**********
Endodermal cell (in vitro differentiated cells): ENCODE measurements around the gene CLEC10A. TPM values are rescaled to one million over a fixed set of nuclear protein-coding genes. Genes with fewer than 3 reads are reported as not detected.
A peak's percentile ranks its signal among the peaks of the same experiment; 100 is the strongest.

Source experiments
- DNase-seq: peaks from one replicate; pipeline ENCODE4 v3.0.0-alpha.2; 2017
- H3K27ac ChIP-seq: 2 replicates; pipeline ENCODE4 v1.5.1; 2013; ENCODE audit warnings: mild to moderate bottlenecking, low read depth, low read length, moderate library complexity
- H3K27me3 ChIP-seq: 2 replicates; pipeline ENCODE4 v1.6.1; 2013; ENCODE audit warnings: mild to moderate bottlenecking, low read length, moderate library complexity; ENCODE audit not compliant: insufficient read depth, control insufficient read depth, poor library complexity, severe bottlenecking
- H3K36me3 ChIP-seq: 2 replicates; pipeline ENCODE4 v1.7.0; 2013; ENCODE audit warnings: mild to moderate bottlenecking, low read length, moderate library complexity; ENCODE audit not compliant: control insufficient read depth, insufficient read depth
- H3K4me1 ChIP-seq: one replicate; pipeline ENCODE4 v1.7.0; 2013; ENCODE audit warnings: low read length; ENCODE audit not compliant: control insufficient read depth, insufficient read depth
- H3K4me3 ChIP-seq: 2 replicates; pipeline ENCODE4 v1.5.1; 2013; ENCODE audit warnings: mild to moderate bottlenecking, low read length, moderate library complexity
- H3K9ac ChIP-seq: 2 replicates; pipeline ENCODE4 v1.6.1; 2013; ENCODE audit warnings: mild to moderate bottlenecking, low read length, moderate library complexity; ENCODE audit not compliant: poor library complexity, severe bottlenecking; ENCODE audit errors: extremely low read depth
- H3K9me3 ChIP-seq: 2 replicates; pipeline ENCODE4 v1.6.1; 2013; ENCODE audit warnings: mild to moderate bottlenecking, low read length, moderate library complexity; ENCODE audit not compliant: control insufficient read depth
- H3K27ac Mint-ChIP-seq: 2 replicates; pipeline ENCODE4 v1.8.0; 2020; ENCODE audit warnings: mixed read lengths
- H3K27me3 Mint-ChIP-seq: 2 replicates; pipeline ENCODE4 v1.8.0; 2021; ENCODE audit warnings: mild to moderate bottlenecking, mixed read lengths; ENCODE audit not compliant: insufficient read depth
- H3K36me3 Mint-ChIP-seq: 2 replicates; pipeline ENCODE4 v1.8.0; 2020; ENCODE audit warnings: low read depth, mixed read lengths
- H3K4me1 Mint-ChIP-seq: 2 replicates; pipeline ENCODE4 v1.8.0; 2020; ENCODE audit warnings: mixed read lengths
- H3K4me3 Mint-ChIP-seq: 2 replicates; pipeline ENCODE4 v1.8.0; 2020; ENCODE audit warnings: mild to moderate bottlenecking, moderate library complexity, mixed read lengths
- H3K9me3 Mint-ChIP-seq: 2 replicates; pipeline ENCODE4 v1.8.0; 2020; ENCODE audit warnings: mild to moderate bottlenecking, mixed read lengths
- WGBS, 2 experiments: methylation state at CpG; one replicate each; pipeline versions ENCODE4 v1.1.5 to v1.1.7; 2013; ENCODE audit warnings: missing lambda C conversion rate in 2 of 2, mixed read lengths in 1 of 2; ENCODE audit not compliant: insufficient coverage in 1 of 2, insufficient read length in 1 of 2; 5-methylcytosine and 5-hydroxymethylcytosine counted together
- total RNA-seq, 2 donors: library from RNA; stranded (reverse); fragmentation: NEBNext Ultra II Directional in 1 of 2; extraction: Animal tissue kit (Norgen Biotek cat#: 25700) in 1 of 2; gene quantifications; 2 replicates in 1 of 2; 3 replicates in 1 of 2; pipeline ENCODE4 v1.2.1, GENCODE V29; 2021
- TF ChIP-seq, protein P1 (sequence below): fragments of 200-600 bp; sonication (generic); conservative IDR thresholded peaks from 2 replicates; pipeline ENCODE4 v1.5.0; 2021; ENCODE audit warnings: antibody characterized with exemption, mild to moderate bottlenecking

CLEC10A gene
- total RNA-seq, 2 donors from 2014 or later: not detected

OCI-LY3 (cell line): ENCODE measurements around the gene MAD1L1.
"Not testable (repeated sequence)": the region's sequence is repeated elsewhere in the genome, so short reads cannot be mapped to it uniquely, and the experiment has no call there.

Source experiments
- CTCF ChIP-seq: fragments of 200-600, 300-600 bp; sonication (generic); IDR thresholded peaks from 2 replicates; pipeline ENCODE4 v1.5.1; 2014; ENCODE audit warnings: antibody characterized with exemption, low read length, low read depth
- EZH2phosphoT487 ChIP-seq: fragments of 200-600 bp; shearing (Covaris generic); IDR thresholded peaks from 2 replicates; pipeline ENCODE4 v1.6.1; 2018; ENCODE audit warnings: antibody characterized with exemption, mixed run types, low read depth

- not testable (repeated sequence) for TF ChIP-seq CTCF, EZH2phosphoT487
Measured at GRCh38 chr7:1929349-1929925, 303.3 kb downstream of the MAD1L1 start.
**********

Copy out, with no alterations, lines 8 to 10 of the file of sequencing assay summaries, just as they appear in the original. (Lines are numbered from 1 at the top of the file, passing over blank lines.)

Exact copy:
- H3K4me1 ChIP-seq: one replicate; pipeline ENCODE4 v1.7.0; 2013; ENCODE audit warnings: low read length; ENCODE audit not compliant: control insufficient read depth, insufficient read depth
- H3K4me3 ChIP-seq: 2 replicates; pipeline ENCODE4 v1.5.1; 2013; ENCODE audit warnings: mild to moderate bottlenecking, low read length, moderate library complexity
- H3K9ac ChIP-seq: 2 replicates; pipeline ENCODE4 v1.6.1; 2013; ENCODE audit warnings: mild to moderate bottlenecking, low read length, moderate library complexity; ENCODE audit not compliant: poor library complexity, severe bottlenecking; ENCODE audit errors: extremely low read depth